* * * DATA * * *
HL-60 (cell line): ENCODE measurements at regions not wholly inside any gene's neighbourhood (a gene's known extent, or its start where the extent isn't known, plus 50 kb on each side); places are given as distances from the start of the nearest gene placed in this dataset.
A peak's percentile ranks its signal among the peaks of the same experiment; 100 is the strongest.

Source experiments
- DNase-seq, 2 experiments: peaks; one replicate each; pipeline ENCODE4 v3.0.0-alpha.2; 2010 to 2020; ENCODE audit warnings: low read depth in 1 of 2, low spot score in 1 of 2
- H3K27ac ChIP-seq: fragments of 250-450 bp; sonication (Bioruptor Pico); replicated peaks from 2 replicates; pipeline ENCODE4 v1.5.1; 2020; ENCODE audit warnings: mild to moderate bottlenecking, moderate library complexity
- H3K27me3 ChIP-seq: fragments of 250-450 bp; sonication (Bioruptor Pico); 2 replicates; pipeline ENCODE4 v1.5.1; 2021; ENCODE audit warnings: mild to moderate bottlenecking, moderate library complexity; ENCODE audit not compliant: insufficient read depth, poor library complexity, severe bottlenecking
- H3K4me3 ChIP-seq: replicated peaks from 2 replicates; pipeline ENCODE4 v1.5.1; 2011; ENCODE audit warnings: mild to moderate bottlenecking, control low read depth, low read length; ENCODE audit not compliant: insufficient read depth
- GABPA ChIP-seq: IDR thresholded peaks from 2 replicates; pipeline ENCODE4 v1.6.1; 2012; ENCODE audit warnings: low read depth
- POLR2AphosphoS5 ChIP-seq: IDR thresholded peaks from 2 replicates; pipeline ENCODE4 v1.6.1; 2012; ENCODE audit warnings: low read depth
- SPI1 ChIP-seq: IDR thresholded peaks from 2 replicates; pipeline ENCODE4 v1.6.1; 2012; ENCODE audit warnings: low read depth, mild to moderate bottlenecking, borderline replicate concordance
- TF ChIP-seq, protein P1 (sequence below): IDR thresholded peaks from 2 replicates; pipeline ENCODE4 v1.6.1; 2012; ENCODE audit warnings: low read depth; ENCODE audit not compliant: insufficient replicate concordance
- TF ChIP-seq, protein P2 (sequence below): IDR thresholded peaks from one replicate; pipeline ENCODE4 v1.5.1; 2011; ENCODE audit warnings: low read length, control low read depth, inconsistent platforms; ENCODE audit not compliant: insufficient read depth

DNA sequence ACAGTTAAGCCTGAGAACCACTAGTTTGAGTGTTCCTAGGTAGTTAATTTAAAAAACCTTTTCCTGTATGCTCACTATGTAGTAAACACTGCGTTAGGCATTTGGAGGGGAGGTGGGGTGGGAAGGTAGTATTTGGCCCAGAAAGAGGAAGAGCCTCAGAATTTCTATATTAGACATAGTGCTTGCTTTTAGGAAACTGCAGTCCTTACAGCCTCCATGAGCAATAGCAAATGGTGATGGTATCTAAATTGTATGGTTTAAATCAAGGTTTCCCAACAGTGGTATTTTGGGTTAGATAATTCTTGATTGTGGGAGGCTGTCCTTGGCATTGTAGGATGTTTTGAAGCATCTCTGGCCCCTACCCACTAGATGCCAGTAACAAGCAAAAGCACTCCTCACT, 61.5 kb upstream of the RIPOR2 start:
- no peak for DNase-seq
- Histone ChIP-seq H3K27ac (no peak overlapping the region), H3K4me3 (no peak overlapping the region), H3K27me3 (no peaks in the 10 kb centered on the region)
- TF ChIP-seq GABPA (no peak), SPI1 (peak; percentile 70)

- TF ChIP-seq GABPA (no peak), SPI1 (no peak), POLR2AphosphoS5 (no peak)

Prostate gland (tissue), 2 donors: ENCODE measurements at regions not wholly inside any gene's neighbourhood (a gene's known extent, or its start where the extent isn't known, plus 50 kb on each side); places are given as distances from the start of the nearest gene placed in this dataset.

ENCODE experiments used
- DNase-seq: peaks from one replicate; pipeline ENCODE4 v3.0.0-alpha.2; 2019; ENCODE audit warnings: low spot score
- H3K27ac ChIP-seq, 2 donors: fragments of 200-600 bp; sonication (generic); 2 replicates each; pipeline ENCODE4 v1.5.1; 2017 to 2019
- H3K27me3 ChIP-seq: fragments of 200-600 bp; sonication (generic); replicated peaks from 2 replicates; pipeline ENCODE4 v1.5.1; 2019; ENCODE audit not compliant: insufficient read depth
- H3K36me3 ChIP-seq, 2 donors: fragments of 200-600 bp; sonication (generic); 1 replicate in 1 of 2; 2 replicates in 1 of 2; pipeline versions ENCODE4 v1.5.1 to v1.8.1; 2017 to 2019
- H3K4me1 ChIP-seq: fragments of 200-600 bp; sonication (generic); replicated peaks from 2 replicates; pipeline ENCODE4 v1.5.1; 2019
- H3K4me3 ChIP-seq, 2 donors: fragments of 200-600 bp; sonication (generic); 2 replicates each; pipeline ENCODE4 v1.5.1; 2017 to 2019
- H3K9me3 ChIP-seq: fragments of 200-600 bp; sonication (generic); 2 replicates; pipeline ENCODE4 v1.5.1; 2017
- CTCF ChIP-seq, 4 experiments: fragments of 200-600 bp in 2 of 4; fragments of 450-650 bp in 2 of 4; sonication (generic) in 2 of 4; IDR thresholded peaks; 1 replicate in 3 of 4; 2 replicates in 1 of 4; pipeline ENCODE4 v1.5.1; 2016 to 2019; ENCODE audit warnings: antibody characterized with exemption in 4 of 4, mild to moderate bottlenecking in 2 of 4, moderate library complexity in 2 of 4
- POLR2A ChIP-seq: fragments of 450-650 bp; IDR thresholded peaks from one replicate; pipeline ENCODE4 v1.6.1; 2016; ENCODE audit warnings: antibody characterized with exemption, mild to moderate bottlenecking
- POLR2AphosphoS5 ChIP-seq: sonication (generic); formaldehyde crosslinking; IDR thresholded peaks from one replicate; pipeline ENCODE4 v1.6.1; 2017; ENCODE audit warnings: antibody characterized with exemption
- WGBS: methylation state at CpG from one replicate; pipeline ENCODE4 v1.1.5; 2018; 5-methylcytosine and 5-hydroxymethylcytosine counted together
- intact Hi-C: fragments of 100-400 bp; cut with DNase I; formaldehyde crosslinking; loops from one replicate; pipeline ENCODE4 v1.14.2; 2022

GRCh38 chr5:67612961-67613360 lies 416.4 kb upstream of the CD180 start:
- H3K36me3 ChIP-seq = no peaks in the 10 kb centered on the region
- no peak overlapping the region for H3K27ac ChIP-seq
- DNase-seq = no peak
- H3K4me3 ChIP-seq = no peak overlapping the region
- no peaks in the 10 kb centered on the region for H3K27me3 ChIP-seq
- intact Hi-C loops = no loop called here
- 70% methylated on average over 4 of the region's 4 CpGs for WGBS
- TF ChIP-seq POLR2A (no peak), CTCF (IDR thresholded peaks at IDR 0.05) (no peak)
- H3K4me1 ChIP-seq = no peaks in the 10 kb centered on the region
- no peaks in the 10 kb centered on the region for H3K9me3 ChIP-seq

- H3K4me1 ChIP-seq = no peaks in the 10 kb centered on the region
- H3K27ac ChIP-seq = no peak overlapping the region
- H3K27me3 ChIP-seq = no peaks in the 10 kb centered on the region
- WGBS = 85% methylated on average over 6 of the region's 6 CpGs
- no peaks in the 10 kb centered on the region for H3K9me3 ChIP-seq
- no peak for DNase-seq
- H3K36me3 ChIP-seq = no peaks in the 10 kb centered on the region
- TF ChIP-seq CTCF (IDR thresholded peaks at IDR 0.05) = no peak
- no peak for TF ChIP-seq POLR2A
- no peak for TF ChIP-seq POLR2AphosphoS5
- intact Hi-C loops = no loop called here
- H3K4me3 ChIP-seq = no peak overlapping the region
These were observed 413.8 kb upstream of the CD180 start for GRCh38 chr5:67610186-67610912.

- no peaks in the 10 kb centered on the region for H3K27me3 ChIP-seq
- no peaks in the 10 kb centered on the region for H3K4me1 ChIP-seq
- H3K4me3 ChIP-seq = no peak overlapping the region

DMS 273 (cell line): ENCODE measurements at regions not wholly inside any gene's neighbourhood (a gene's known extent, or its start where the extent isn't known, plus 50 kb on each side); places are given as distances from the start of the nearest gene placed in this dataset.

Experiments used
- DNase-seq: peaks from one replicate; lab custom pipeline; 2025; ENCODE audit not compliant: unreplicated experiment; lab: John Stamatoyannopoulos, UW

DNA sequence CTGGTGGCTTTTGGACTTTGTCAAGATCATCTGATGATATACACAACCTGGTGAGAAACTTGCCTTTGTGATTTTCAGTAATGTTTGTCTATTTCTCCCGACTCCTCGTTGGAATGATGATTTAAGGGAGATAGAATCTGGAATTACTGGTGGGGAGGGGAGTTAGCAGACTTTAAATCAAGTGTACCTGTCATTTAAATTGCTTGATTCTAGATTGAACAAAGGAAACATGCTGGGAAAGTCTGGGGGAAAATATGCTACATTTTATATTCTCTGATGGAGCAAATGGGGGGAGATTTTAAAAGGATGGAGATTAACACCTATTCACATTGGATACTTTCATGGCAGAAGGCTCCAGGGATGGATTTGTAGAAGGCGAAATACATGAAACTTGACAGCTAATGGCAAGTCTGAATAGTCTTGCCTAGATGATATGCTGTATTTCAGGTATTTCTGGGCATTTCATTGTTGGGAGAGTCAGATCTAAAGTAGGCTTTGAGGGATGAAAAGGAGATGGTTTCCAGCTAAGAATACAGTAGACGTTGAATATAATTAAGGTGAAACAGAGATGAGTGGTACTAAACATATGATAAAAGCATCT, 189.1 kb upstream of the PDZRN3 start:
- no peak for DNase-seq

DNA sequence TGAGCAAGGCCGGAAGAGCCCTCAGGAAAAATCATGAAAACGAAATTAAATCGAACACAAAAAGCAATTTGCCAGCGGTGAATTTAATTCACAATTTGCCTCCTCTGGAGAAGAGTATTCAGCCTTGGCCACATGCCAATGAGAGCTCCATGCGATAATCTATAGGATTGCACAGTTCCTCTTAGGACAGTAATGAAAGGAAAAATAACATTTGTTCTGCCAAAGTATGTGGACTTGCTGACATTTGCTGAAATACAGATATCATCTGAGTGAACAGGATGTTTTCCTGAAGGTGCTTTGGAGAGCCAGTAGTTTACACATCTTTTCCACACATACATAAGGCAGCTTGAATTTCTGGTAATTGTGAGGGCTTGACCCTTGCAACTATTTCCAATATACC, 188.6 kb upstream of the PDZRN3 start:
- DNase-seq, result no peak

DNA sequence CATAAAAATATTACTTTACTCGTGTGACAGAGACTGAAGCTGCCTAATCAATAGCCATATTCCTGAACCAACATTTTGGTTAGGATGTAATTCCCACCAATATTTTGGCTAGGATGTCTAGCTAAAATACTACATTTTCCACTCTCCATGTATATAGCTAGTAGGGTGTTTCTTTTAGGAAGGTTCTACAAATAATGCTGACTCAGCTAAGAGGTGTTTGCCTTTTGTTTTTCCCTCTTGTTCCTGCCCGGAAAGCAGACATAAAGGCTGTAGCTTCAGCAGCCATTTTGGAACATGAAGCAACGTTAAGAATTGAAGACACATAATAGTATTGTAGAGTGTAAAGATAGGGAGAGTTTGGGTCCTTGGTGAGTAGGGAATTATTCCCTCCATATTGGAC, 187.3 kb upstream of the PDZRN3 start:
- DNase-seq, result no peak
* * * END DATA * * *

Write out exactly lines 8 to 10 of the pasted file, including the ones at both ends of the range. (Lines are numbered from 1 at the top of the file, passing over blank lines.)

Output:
- GABPA ChIP-seq: IDR thresholded peaks from 2 replicates; pipeline ENCODE4 v1.6.1; 2012; ENCODE audit warnings: low read depth
- POLR2AphosphoS5 ChIP-seq: IDR thresholded peaks from 2 replicates; pipeline ENCODE4 v1.6.1; 2012; ENCODE audit warnings: low read depth
- SPI1 ChIP-seq: IDR thresholded peaks from 2 replicates; pipeline ENCODE4 v1.6.1; 2012; ENCODE audit warnings: low read depth, mild to moderate bottlenecking, borderline replicate concordance